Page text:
Fundus reflectance: Historical and present ideas
van Norren, D.
TNO Technische Menskunde
In 1851 Helmholtz introduced the ophthalmoscope. The instrument allowed the observation of light reflected at the fundus. The development of this device was one of the major advancements in ophthalmology. Yet ophthalmoscopy allows only qualitative observation of the eye. Since 1950 attempts were made to address the challenging, quantitative assessment of the amount of light reflected by the fundus. At first, only comparative measurements were possible, applied in the study of macular and visual pigments. With improvements in light detecting techniques, and with the advent of microprocessors, the measurement of spectral and spatial distribution of the reflectance became feasible. This led to the development of models that explained the observed wavelength dependence and the directional behavior of light reflected from the fovea. The models allowed a quantitative assessment of many parameters on absorption and reflection by structures in the human eye. This paper provides a review of both the experimental and theoretical progress, and summarizes the results of fundamental and clinical research using fundus reflectometry.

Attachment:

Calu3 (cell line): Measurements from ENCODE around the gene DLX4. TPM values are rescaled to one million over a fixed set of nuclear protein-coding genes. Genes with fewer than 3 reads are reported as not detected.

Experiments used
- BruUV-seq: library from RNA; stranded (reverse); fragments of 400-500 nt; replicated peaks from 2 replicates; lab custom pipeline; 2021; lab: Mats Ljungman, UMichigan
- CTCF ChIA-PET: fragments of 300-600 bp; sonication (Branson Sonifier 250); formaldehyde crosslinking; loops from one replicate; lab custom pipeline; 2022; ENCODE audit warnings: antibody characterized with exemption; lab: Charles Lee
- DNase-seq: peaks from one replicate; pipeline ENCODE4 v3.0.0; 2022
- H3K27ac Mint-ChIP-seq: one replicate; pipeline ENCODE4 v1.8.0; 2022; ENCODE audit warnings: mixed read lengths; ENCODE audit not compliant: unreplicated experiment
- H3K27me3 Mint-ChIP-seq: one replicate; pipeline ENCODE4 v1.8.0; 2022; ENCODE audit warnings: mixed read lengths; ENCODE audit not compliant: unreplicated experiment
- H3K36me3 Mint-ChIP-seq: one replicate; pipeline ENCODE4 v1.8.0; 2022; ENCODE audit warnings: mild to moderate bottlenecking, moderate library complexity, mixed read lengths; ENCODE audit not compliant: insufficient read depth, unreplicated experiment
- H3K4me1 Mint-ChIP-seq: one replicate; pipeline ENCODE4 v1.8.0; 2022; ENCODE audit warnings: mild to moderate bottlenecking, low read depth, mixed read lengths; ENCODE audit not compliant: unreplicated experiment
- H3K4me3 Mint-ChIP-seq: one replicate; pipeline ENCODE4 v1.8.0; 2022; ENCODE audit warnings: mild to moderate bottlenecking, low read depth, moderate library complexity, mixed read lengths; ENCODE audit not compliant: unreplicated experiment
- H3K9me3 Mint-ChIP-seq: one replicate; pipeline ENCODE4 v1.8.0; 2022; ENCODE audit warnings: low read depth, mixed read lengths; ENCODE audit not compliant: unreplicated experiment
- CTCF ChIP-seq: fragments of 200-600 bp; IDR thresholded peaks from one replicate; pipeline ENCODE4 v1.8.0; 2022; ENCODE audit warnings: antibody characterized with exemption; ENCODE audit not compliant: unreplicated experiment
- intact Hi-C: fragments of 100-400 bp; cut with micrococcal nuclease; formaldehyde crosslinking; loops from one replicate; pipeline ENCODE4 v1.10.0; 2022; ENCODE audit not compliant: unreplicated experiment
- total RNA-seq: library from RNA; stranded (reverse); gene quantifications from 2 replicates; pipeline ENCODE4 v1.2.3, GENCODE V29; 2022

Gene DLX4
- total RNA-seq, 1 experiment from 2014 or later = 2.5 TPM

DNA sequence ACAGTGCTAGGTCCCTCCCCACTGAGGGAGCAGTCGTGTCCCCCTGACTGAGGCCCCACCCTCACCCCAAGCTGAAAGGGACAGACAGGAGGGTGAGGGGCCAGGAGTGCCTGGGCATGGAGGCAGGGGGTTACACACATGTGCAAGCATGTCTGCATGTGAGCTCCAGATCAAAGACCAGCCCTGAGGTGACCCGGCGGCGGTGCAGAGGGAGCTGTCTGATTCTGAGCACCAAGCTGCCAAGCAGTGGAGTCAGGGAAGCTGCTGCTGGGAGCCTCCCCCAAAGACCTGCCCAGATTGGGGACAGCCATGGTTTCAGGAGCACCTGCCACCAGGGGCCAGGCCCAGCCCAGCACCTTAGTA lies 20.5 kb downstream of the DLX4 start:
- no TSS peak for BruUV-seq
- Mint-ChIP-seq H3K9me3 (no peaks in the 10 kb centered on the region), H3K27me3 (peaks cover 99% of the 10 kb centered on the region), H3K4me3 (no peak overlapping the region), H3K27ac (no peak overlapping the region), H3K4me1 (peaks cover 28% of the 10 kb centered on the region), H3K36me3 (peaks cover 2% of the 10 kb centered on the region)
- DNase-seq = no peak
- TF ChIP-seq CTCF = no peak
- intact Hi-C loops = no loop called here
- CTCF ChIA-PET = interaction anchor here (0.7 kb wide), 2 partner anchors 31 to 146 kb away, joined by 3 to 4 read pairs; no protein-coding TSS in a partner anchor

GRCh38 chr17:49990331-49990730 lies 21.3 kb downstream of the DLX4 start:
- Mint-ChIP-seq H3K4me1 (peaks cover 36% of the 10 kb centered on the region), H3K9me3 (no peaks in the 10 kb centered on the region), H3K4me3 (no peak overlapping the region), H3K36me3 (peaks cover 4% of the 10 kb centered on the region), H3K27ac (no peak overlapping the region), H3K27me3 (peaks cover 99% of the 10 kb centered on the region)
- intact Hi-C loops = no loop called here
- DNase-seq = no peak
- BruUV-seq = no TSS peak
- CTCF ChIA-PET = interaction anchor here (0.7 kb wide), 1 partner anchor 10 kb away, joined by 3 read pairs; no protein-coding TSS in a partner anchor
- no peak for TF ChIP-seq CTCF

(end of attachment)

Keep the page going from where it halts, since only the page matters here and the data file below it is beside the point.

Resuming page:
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Progress in retinal and eye research, 22 (2), 171-200